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How Black Thought from The Roots became a venture capitalist

Black Thought of The Roots is now a venture capitalist.Ally Rzesa

Tariq Trotter — known as “Black Thought” from the Philadelphia hip-hop group The Roots — is now a venture capitalist, thanks to relationships he built in Boston over the past few years.

It’s an interesting development, given that the musician wasn’t thinking about things like term sheets or return on investments for most of his career.

But in 2014, the lead MC of the house band for “The Tonight Show Starring Jimmy Fallon” was going through a difficult time — the band’s longtime manager died of cancer, and on top of the grief, Trotter felt uncertain about his professional career.


“I was trying to find myself, maybe redefine myself,” Trotter, 48, said.

Around 2016, he started to put more effort into building his personal brand. He created a social media presence and jumped at opportunities to speak at events.

That’s how he ended up at the Harvard Innovation Lab for a fireside chat, which Boston tech entrepreneur and investor Phil Beauregard invited him to. There, he met Rich Miner, cofounder of the Android operating system, who was making investments for Google’s venture arm.

Trotter had spent little time mixing with investors and entrepreneurs. He was actually “standoffish” to the venture capital world, having “less of an understanding of what it really was about,” he said. But something about the Harvard event made him feel comfortable.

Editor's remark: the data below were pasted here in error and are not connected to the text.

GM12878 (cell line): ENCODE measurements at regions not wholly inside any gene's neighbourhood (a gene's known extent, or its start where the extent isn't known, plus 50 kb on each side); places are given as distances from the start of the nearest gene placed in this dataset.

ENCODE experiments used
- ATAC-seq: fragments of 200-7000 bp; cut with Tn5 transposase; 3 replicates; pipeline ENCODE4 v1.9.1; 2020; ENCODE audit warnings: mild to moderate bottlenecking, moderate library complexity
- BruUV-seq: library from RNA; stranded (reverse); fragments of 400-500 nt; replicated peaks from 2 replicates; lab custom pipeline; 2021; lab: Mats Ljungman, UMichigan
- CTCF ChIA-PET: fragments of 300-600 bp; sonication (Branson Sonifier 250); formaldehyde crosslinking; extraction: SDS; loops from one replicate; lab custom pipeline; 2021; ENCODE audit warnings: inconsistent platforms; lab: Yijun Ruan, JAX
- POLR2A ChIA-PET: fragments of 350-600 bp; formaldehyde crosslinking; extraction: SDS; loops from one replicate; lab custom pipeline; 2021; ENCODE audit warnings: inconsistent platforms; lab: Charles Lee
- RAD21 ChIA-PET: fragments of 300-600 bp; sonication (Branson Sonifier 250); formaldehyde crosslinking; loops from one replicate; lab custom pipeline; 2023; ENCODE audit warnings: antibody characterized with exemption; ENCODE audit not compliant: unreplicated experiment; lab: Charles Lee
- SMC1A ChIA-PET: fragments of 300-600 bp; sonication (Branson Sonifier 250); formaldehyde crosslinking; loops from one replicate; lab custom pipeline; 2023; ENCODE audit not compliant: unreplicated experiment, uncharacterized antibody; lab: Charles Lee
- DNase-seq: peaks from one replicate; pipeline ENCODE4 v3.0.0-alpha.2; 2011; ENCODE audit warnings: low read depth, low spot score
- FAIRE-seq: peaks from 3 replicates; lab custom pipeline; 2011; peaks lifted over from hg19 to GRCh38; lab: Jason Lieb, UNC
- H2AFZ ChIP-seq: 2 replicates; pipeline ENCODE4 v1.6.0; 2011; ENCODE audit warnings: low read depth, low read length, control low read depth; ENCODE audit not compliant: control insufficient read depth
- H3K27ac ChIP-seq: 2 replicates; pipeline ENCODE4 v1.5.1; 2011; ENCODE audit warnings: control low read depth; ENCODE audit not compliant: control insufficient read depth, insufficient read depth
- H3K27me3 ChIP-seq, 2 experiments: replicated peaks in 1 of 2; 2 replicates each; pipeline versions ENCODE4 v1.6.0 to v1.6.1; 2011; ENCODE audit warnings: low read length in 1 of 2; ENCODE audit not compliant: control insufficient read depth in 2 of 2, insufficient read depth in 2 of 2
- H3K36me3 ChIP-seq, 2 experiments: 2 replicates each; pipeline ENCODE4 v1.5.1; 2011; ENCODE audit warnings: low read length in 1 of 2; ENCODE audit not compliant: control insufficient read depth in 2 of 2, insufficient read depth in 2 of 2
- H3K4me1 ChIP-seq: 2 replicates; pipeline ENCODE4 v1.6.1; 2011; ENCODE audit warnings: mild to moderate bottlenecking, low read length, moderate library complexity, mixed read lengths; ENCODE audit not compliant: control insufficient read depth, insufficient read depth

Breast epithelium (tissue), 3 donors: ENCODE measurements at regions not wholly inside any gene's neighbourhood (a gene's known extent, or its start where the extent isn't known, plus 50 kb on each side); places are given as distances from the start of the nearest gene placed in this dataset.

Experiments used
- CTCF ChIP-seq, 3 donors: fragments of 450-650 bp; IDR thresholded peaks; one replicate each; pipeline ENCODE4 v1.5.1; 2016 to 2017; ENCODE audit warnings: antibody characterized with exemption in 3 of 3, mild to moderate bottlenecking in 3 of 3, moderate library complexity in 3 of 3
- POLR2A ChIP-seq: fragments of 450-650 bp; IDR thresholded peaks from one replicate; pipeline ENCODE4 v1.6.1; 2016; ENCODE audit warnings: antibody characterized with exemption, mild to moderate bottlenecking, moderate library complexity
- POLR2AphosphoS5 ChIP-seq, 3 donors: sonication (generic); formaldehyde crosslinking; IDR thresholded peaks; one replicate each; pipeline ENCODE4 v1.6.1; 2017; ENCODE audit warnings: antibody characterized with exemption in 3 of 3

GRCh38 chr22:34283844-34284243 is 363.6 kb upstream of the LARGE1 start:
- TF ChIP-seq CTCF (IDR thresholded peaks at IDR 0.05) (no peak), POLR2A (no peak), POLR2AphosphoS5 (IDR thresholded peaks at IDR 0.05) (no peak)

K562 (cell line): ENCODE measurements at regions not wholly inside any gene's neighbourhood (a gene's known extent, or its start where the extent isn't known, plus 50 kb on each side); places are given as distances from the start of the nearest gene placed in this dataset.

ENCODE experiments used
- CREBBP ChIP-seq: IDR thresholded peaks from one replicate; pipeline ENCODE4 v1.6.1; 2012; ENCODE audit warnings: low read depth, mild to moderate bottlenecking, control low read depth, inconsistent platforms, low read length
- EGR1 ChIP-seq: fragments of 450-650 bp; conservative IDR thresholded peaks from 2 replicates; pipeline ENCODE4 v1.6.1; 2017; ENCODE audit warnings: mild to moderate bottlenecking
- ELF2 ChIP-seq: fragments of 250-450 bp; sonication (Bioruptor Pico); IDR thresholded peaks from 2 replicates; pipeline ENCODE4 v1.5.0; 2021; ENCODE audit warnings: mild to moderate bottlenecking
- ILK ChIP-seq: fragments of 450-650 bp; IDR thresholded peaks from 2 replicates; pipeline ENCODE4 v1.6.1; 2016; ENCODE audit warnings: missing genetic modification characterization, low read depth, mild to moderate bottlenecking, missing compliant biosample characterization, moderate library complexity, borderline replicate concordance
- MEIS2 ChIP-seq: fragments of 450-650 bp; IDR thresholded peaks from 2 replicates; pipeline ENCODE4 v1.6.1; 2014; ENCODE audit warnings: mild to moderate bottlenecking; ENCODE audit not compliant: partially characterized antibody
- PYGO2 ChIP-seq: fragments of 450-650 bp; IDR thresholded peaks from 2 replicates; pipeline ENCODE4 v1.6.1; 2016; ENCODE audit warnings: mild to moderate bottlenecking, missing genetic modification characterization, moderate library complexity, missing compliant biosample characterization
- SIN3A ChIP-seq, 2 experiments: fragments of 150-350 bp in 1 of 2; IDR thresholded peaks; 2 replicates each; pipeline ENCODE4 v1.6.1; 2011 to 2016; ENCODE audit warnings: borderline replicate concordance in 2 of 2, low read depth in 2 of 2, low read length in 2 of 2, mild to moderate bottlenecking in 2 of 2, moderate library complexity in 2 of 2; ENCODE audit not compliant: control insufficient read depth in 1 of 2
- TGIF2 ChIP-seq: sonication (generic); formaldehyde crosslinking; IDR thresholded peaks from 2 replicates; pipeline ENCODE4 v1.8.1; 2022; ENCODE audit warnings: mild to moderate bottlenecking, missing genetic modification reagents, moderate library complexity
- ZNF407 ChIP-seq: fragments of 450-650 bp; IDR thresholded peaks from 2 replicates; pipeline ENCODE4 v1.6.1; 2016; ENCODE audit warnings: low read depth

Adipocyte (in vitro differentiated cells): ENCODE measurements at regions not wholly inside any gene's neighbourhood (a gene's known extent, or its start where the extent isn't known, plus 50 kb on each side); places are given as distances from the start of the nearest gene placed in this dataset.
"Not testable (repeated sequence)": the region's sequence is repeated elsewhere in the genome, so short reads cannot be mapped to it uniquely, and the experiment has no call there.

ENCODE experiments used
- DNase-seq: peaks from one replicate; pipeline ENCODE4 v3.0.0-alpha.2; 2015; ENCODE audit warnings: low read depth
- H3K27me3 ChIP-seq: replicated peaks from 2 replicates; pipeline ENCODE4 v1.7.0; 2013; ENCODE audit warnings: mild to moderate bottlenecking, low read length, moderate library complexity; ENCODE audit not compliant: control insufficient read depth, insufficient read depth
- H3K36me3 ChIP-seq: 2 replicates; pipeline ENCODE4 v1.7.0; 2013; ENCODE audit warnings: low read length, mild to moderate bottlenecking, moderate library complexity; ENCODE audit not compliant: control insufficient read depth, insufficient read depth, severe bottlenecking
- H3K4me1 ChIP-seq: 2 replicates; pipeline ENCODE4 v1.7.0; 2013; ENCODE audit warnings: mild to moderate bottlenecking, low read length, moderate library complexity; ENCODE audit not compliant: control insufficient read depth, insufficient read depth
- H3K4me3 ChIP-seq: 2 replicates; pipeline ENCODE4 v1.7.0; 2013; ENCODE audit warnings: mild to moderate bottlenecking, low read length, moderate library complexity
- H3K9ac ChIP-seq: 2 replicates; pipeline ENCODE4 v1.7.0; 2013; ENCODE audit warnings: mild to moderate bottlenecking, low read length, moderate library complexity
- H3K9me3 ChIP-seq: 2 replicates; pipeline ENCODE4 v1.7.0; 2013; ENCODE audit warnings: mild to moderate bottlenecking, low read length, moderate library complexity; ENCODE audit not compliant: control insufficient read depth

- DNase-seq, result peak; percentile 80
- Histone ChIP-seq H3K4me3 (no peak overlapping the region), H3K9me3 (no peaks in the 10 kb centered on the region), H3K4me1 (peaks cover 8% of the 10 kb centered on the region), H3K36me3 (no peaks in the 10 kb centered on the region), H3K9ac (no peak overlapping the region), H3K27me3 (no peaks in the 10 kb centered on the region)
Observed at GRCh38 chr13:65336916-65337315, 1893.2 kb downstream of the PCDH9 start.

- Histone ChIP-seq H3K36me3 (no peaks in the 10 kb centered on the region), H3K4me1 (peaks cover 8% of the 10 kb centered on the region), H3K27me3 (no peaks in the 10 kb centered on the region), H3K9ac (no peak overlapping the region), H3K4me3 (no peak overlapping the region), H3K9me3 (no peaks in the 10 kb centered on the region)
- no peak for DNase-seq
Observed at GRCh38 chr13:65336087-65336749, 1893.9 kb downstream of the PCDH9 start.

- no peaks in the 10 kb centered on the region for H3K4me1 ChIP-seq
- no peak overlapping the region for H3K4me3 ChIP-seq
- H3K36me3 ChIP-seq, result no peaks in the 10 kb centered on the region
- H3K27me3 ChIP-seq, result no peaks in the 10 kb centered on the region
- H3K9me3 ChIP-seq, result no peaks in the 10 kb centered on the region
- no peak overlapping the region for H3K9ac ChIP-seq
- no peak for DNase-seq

“I mean, I can kick a rhyme,” Trotter quipped, after being asked to rap for the audience. Trotter recited freestyle lyrics for the next five minutes.

“I was able to open up and be vulnerable and transparent … in a way that I hadn’t really before in my career,” he recalled.

Trotter started angel investing in startups and learned more about the sector he was once skeptical of. He kept in touch with Beauregard and met David Brown, who started Impellent Ventures in 2019, and they tried to convene whenever Trotter played music in the Boston area.


“They would come out, bring a whole crew,” Trotter said. “Our friendship has come to be in an organic way.”

Now, the relationship is professional, too. Trotter has joined Beauregard and Brown at Impellent as a general partner. He said it’s important to him that he is “actually going to have to do stuff ... get my hands dirty.”

Impellent is raising $50 million to invest in companies in “secondary hubs,” or emerging tech ecosystems from the Rust Belt and East Coast. The fund is focused on sectors including artificial intelligence, health care, robotics, and consumer goods, and its team is based in several cities, including Boston, New York City (where Trotter lives), and Philadelphia.

The firm also provides startups and entrepreneurs of color with access to mentors, including familiar faces in Boston like Miner, Mike Volpe, who held executive roles at HubSpot and Lola.com, and Mike Salguero, founder and CEO of ButcherBox.

Trotter said he likes that Impellent is keen on “funding the underdog,” and he’s already been getting to know the movers and shakers of the Philly tech scene.

“That being my hometown, it’s just nice to come home with something to pipe into the community,” he said.

Anissa Gardizy can be reached at anissa.gardizy@globe.com. Follow her on Twitter @anissagardizy8 and on Instagram @anissagardizy.journalism.